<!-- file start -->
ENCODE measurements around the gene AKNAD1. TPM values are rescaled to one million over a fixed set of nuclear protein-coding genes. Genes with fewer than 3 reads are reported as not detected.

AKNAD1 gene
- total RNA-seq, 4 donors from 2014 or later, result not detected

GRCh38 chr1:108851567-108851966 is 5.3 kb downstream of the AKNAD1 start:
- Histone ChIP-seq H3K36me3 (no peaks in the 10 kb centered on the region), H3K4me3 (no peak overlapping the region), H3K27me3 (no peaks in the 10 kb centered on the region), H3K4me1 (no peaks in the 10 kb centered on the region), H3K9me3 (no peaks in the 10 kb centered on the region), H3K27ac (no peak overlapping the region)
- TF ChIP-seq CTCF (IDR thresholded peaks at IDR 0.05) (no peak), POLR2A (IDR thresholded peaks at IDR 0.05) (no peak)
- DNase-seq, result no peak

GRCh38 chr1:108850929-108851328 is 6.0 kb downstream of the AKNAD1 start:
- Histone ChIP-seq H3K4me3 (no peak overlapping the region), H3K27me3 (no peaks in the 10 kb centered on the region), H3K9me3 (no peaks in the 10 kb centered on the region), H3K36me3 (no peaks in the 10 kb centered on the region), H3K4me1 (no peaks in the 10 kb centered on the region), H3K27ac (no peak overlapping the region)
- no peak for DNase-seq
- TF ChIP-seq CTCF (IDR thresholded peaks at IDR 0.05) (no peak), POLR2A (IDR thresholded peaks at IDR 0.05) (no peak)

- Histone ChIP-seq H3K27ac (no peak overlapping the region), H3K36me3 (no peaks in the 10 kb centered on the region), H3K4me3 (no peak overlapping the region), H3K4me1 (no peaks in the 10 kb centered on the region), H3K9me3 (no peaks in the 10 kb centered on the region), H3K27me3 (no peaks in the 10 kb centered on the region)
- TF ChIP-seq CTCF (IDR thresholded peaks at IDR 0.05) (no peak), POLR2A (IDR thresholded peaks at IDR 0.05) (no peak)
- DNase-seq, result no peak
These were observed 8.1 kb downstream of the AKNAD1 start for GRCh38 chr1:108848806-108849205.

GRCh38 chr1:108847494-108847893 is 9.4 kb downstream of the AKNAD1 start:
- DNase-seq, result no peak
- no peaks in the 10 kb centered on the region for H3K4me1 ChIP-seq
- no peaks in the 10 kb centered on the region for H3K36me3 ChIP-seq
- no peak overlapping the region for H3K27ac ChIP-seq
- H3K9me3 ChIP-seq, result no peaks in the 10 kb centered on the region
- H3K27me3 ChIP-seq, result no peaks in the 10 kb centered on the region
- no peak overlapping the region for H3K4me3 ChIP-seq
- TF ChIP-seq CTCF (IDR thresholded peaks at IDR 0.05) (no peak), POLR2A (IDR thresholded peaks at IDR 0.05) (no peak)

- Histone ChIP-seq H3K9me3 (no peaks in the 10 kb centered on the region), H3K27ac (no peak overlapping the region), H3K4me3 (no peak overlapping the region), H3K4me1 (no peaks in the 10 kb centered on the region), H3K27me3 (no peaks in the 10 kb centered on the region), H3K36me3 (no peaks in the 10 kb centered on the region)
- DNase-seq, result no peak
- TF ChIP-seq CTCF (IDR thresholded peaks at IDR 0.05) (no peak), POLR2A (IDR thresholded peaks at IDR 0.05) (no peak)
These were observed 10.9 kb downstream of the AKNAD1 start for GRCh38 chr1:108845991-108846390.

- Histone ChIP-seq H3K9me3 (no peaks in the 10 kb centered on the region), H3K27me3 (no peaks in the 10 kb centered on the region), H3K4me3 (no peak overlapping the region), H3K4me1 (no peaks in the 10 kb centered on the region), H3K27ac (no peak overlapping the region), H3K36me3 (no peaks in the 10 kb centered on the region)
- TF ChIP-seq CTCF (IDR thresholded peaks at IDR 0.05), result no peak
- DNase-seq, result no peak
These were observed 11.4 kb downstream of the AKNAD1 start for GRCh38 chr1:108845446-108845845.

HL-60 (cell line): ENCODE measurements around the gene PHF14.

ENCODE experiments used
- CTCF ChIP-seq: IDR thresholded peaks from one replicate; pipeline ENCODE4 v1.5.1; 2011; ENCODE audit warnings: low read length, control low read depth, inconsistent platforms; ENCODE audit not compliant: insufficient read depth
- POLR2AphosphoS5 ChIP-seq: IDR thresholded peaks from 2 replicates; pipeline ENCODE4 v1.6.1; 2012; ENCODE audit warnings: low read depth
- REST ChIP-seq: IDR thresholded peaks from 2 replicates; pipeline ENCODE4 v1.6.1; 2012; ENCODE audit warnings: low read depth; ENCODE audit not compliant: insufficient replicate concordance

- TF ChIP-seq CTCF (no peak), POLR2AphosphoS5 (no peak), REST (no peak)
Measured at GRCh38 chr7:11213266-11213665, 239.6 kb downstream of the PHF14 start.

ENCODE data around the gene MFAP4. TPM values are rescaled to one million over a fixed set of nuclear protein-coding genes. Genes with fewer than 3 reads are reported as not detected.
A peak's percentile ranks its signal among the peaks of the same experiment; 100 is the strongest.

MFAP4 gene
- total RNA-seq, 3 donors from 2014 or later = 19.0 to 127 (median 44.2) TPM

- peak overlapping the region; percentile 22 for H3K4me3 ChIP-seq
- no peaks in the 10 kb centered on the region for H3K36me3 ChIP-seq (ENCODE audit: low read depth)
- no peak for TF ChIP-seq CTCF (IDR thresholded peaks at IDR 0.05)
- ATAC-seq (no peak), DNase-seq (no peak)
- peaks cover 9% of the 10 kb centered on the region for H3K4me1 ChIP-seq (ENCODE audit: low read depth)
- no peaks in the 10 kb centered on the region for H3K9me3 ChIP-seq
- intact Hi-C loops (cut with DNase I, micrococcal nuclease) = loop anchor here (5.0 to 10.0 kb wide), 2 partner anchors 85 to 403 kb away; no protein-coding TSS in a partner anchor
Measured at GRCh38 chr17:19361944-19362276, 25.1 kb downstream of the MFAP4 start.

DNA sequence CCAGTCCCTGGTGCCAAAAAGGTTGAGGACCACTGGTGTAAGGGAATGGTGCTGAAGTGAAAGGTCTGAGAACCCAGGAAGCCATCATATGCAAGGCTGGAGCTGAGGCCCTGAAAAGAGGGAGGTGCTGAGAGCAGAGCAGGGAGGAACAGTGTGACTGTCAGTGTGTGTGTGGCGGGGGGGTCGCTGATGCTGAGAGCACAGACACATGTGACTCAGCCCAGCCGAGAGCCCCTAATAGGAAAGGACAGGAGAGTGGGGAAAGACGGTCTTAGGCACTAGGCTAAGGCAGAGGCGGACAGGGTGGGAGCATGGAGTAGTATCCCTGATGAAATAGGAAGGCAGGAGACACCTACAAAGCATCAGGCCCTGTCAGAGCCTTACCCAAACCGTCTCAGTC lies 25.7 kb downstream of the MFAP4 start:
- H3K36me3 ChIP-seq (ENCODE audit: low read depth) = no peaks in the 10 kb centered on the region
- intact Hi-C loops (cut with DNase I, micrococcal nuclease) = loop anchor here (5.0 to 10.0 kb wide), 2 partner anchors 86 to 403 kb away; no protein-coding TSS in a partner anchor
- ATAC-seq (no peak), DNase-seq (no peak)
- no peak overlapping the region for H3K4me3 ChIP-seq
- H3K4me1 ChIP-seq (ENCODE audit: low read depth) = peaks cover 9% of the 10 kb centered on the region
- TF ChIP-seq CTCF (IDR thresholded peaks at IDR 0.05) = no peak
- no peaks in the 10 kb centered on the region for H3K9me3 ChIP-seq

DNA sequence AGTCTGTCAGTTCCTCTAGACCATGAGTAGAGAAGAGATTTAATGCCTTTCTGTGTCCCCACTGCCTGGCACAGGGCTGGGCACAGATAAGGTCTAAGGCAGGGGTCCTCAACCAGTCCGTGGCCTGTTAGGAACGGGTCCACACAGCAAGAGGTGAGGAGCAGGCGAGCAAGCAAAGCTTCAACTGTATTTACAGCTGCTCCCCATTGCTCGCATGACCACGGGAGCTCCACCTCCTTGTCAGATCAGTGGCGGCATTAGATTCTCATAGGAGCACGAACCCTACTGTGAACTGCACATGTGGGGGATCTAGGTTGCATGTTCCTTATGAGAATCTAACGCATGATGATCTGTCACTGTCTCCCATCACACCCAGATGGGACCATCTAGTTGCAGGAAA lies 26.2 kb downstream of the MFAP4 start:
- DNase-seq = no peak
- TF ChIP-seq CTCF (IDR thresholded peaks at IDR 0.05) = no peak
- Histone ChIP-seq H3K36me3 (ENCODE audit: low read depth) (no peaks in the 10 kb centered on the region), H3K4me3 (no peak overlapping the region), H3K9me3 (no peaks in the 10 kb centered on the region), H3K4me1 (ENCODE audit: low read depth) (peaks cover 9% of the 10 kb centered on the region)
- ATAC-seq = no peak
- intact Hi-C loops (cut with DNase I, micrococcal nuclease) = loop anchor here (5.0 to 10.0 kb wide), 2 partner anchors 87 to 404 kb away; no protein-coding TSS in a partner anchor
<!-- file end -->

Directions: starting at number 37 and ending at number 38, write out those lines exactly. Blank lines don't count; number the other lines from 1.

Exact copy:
- REST ChIP-seq: IDR thresholded peaks from 2 replicates; pipeline ENCODE4 v1.6.1; 2012; ENCODE audit warnings: low read depth; ENCODE audit not compliant: insufficient replicate concordance

- TF ChIP-seq CTCF (no peak), POLR2AphosphoS5 (no peak), REST (no peak)